Vol. 52, No. 4 • May 2015 • .pdf version
INSIDE THIS ISSUE ...
• Pat Forde: An uncomplicated agenda
• Joe Mitch: Greater diversity a goal
• Hill presentation highlights Women's Final Four event
• Kaminsky, Okafor, Bennett win USBWA honors

Hill presentation highlights Women's Final Four event
By MEL GREENBERG

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For the third straight year, the USBWA Women's Awards news conference was held in the venue at the site of the Women's Final Four several hours in advance of the NCAA national semifinals. And this time, the well-attended event that included friends and families of the recipients was extra special.

Because Connecticut's Breanna Stewart was preparating for the Huskies' contest with Maryland, the repeat USBWA Anne Meyers Drysdale national women's player of the year was represented by senior associate athletic director Deb Corum.

More from the USBWA:
• Enter the Best Writing Contest
• All-Americans: Men | Women

Courtney Banghart became the first Ivy League individual to win coach of the year after her Tigers became the first Ivy men's or women's team to go 30-0 during the season and the second of the Ancient Eight women to win an opening-round NCAA game.

Sue Donohoe, who spent many years running the women's tournament as the NCAA vice president of Division I women's basketball, was on the spotlight side in Tampa as she became the first winner of the Mary Jo Haverbeck Award, the equivalent of the Katha Quinn Award on the men's side.

"Mary Jo started a resource website devoted to women's basketball, its news and history, called ‘Cup of Coffee,'" Donohoe said. "I spent my mornings with what I would call a 'cup of (Mary) Jo.'"

Ohio State's Kelsey Mitchell, who led Division I in scoring, was named the USBWA freshman of the year.

The highlight of highlights came when Division III Mount St. Joseph's coach Dan Benjamin talked about 19-year-old Lauren Hill, who received the Pat Summitt Most Courageous Award in November at her first game. Hill was suffering from pediatric brain cancer.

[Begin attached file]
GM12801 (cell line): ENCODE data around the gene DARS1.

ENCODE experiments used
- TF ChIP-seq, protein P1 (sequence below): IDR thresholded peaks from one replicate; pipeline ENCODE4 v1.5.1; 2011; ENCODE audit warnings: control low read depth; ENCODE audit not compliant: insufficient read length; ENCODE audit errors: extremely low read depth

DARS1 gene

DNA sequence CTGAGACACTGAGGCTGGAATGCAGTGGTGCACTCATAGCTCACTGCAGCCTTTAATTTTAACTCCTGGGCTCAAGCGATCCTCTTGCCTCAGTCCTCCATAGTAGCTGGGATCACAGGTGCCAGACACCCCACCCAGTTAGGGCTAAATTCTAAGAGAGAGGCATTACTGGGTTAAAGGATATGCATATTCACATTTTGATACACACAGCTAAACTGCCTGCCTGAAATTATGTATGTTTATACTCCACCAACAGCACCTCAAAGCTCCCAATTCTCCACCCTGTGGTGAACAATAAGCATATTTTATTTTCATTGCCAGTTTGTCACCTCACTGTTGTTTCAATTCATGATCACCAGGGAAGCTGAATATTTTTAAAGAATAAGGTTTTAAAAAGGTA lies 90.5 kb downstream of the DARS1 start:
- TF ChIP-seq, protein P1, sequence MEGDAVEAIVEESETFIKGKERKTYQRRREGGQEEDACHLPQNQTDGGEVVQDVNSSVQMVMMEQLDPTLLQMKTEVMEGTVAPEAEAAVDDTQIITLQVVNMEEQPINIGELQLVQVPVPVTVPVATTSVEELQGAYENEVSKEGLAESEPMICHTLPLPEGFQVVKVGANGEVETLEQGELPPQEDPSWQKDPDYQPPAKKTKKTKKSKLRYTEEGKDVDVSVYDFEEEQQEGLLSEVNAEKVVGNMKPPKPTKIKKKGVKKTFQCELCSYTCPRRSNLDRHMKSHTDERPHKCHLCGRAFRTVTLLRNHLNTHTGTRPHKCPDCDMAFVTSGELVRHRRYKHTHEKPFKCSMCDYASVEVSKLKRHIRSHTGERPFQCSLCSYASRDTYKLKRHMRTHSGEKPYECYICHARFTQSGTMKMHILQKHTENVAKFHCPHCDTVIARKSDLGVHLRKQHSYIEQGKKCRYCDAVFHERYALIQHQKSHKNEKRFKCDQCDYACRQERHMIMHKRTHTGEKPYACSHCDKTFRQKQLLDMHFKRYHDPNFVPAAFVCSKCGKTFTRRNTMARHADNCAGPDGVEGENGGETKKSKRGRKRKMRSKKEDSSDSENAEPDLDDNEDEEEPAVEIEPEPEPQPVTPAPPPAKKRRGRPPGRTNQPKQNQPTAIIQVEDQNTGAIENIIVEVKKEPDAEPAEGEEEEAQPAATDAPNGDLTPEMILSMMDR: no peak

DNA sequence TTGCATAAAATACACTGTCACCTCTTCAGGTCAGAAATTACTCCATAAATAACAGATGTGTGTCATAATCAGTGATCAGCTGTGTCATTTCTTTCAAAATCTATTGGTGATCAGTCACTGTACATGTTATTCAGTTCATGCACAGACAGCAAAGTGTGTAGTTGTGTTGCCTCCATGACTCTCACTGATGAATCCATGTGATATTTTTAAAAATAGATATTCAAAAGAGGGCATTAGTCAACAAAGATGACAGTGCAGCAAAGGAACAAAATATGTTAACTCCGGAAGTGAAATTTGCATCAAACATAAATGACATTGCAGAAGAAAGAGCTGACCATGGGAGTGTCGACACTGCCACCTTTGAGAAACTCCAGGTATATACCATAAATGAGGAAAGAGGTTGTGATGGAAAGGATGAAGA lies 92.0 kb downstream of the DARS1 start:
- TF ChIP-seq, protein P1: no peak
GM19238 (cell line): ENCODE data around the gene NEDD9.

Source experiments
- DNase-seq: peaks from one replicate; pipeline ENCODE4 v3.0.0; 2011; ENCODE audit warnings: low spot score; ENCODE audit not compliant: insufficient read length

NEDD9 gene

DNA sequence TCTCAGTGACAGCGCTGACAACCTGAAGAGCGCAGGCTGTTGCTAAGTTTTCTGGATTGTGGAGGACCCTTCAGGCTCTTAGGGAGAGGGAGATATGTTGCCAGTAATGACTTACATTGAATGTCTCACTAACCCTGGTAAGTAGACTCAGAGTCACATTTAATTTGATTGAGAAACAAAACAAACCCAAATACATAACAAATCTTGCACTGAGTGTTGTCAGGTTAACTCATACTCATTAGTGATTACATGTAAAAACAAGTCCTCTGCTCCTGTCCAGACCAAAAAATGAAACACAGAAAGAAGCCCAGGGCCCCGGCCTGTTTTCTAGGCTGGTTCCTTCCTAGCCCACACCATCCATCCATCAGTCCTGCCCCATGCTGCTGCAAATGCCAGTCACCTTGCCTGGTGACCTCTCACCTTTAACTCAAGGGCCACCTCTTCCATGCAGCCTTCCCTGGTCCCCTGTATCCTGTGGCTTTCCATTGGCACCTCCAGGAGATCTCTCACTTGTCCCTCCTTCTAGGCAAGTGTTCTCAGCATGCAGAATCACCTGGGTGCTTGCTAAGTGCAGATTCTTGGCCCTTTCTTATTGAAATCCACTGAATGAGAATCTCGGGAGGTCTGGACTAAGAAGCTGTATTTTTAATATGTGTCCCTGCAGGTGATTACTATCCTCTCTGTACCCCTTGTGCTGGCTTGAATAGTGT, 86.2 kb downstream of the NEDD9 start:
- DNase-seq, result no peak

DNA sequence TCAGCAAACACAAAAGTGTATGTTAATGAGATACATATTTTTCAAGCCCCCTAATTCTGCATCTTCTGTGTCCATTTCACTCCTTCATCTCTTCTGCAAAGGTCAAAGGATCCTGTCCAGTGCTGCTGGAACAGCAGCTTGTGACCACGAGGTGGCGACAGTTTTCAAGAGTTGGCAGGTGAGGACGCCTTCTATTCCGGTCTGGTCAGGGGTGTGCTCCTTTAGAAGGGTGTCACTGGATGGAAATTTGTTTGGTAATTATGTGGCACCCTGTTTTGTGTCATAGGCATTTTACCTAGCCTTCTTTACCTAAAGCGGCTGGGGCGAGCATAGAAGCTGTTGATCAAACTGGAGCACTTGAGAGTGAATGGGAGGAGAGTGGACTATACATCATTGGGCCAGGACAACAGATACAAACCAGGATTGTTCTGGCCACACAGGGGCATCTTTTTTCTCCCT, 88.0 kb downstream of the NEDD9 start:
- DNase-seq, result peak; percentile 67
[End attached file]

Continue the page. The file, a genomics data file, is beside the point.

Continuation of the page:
The USBWA took the unprecedented move of giving Hill the award at the beginning of the season, and Summitt made a special trip to Cincinnati to help present the honor in the sold out 10,000-seat Cintas Center on Xavier's campus.

According to her original prognosis, she was unlikely to live past mid-December. Hill, in the intervening months, defied the prognosis and led the charge to raise over a $1 million to fight the disease.

Summitt's son, Tyler, who just completed his first year as head coach of Louisiana Tech, appeared at the news conference to help Benjamin make the presentation.

At the Women's Final Four in Tampa: Dan Benjamin; Tyler Summitt; Courtney Banghart; Sue Donohoe; Deb Corum; Anne Meyers Drysdale; Mel Greenberg.

"It takes a lot for Pat Summitt to get inspired. Usually she's the one who is the inspiration," Tyler Summitt said. "When she came back and we talked, she said, 'Man, I love Lauren. She's a fighter. I love that kid.'"

Benjamin noted, "I'd much rather she be here than me. Here's a 19-year old girl teaching me about life."

He talked about how while she was in the hospital, Hill was still battling the disease. Sadly, Hill's fight ended with her death five days later, but not before inspiring a nation to pick up the torch and make good on her legacy.

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